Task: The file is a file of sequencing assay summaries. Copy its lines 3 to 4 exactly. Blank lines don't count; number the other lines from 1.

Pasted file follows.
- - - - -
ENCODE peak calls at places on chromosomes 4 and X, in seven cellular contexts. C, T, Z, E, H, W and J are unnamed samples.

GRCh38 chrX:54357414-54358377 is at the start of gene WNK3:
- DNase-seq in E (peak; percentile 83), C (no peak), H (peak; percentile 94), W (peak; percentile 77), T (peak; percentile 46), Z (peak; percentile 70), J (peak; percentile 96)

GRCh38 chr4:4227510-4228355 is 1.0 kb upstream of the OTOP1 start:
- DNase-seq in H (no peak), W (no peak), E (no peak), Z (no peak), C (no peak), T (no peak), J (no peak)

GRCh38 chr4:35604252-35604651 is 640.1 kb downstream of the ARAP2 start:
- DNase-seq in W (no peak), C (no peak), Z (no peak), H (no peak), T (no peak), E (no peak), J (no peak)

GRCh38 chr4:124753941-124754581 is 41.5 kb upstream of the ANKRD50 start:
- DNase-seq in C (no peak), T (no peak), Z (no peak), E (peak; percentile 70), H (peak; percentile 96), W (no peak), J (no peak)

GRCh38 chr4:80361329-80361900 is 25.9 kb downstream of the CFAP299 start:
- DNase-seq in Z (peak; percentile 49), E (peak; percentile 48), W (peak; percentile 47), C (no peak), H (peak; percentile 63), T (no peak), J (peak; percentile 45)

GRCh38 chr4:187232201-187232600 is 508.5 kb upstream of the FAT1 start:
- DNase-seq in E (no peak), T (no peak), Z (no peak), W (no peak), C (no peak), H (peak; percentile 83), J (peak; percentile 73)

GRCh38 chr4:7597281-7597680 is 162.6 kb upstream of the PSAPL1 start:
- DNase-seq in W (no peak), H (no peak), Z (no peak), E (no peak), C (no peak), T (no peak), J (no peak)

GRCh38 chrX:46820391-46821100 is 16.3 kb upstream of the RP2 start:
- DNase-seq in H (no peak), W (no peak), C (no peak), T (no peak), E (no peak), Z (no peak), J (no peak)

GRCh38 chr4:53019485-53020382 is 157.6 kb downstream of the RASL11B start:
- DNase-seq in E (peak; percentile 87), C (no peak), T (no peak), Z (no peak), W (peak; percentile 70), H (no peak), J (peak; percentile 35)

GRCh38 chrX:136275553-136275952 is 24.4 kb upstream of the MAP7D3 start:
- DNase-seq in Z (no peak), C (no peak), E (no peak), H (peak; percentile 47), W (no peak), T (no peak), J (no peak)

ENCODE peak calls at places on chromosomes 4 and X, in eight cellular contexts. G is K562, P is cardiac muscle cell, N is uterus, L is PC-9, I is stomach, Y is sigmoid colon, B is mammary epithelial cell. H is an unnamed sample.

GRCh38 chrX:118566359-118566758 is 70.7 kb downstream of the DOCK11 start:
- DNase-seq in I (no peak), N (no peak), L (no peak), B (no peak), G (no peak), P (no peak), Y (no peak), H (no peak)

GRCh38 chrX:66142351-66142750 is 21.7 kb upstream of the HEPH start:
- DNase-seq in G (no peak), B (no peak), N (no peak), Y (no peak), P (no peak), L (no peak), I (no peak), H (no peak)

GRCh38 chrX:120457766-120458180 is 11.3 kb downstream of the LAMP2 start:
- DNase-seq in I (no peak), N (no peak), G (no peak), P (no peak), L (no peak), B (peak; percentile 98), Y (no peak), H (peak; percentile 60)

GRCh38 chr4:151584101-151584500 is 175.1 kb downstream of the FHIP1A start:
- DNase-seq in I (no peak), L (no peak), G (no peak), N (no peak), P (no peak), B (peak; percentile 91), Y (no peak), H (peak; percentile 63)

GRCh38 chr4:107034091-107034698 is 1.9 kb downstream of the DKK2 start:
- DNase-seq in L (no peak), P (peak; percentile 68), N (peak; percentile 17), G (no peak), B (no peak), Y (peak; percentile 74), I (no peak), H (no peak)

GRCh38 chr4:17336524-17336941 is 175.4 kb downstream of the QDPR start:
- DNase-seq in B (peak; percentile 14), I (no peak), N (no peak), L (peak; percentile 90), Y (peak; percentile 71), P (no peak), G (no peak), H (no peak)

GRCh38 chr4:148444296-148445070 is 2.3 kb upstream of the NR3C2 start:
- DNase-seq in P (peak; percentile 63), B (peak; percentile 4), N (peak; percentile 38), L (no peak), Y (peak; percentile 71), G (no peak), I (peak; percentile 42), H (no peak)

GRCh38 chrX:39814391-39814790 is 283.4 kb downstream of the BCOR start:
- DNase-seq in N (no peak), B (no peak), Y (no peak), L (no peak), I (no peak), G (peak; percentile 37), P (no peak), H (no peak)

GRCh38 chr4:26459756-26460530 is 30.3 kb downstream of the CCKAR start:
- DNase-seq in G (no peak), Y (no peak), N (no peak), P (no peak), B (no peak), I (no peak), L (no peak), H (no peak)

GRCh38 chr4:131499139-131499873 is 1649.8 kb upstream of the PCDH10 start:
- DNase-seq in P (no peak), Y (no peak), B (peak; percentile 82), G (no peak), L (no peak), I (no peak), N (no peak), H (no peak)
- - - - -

- DNase-seq in E (peak; percentile 83), C (no peak), H (peak; percentile 94), W (peak; percentile 77), T (peak; percentile 46), Z (peak; percentile 70), J (peak; percentile 96)

GRCh38 chr4:4227510-4228355 is 1.0 kb upstream of the OTOP1 start: